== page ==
When I was in college I signed up to attend a “meeting” to learn about summer jobs that supposedly paid the big bucks. In hindsight I should have known it would be a pitch.
I entered the conference room eager and open-minded. Yet as the perky young woman began her presentation, I quickly realized that she was pitching us the same door-to-door book-selling gig that my friend had wasted an entire summer on.
He’d spent ten miserable weeks knocking on doors in Detroit, and had come away with less than $500. Needless to say, I was less than delighted when I realized that I had sentenced myself to an hour of listening to “a business opportunity for aspiring entrepreneurs.”
But I was raised with good manners, so I kept my opinions to myself.
Imagine my shock when 5 minutes into her presentation, she paused her pitch and said, “Lisa, if you’re not comfortable you can just leave.”
Every head in the room turned toward me. I wanted to sink into the carpet. How could she have known? I hadn’t said a word. But she did know, and she had no hesitancy in calling me out.
With twenty other slack-jawed students staring at me, I could feel my blood turn cold. I blundered through some sort of reply, shoved my notebook into my backpack and hastily left the conference room, stumbling over the door jam on my way out.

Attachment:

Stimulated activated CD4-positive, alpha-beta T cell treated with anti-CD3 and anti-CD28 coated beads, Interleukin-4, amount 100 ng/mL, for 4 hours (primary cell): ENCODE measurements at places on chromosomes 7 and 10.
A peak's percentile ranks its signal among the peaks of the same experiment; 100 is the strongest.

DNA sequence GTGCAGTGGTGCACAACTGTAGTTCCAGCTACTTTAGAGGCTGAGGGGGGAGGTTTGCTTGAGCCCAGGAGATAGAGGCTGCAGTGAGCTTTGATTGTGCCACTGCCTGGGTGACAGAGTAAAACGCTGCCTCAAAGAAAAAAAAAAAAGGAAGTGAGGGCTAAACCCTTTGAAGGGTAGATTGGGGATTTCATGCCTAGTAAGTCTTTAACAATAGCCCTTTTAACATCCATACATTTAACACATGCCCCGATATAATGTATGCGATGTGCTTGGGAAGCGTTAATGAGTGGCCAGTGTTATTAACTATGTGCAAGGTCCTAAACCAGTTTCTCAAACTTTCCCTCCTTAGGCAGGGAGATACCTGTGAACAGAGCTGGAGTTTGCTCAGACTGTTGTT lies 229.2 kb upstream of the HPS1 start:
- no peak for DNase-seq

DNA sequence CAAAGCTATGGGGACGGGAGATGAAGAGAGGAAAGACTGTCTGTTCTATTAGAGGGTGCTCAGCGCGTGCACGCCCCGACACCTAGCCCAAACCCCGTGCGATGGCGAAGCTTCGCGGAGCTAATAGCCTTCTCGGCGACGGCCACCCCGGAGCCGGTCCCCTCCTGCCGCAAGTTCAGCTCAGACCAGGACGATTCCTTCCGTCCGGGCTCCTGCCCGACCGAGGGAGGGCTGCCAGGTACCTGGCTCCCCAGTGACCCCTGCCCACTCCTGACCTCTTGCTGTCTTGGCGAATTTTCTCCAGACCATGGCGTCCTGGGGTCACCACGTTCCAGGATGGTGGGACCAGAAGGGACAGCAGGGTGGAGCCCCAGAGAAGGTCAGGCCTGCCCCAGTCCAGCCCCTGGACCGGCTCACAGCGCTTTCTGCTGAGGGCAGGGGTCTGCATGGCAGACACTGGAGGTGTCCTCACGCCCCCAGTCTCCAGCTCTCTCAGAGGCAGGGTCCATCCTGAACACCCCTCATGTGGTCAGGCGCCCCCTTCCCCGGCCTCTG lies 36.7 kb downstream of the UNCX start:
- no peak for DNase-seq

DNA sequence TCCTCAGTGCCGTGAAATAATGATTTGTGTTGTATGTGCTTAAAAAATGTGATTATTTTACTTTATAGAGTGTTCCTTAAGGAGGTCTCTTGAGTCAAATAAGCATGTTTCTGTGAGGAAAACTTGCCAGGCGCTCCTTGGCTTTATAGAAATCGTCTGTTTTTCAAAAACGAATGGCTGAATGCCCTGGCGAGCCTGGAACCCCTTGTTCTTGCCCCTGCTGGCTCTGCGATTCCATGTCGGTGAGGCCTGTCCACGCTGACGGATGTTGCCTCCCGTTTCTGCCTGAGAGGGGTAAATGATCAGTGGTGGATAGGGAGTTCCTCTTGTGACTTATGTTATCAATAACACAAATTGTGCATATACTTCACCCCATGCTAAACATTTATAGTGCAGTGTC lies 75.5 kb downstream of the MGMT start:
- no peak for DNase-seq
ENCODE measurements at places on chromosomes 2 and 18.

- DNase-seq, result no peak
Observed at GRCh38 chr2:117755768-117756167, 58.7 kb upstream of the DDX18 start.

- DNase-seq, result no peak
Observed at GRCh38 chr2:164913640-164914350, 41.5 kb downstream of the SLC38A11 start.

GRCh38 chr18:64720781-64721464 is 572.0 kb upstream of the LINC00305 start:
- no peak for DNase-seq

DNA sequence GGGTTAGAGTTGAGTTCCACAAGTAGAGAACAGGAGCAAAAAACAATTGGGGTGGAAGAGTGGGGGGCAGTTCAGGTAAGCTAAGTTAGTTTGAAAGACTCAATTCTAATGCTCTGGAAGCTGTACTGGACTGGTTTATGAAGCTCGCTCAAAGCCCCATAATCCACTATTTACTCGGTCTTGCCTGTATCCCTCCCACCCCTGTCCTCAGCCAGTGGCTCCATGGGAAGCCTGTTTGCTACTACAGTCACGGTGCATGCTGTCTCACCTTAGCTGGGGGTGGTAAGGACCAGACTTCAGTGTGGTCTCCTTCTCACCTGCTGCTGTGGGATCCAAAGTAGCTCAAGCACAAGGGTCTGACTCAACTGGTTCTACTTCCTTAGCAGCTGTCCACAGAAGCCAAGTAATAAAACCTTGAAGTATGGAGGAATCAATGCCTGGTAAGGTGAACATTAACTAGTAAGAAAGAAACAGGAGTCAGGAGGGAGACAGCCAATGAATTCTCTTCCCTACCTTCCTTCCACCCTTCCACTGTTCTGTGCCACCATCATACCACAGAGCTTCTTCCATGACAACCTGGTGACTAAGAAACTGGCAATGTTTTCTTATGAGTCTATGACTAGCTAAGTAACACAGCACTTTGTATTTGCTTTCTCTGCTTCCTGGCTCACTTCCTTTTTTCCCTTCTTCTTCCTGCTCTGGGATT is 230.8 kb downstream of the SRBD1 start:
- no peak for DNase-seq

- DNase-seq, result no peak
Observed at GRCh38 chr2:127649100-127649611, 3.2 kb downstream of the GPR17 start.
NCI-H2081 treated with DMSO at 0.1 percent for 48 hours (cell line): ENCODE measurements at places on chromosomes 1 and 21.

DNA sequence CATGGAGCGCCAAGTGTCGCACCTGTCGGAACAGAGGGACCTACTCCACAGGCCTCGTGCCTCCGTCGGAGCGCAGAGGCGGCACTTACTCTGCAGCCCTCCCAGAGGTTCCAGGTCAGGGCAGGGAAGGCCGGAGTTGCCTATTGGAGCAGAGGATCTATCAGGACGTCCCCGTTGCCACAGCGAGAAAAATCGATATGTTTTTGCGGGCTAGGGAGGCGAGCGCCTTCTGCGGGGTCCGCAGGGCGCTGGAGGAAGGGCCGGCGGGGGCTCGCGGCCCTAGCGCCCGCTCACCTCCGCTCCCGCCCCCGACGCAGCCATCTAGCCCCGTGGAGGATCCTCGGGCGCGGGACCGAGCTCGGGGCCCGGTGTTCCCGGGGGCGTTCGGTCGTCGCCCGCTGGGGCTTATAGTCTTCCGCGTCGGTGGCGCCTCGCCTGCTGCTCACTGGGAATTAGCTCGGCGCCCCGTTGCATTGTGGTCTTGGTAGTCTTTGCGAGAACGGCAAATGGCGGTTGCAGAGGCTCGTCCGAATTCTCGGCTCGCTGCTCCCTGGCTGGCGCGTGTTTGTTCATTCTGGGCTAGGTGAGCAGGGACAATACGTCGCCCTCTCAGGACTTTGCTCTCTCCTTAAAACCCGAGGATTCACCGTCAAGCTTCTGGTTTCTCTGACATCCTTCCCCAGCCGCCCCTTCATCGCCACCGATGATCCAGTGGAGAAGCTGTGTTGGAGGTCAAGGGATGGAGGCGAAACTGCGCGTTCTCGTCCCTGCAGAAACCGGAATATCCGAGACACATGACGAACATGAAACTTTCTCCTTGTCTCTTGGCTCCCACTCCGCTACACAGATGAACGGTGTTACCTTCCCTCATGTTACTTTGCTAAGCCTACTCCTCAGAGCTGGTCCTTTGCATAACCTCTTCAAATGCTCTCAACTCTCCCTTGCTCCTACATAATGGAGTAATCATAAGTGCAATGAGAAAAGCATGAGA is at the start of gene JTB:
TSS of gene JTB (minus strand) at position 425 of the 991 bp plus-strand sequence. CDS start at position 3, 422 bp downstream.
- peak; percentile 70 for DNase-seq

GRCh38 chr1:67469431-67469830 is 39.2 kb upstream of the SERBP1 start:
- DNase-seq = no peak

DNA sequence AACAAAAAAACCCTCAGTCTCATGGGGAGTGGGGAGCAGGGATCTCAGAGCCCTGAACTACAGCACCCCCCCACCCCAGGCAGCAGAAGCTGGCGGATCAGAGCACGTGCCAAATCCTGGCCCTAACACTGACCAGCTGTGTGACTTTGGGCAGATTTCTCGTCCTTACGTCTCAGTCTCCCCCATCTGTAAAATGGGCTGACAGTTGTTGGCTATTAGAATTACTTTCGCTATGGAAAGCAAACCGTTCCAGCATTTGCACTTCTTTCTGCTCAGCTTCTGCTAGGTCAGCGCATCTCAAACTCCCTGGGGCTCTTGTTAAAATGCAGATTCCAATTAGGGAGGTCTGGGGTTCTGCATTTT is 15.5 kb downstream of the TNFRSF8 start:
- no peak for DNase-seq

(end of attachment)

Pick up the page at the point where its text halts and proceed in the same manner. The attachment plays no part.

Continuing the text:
I rushed out of the building so embarrassed I could barely breath. By the time I made it to the sidewalk, the ice in my veins had turned to fire and my face was beet red. I was halfway back to my dorm before I had even begun to process what happened.
Later that night I called my dad. The big question for me was: How did she know? Was she some kind of voodoo mind reader or a psychic? How could she have possibly known, and furthermore how dare she embarrass me in front of everyone?
My dad laughed and said, “Oh, she knew what you were thinking alright and she responded accordingly.”
She’s not alone.
We subconsciously pick up on the mental messages that we get from others. And what’s more, the unconscious messages that we get from other people have a dramatic impact on the way we respond to them, whether we – or they – realize it or not.
We might not all be as skilled or forthright as my college presenter, but we unconsciously respond to the mental messages we get from others.
For example, if your spouse walks in the door looking depressed or annoyed, does it affect the way you interact with him?
What happens if your boss sits silently brooding at her desk? Does it impact the overall mood of the office?
What if the client you hoped to land starts straightening her papers and putting your proposal back into her folder? Do you think, “Oh, she’s putting the papers in a tidy pile?” More likely you don’t register it consciously, but your gut starts to tighten as you find yourself getting nervous and anxious.
You can delude yourself into believing that other people don’t know what’s going on inside your head. And on a conscious level you might be right. But on a subconscious level, you’re transparent.
We all are.
The critical question is: What is your internal talk track revealing about you?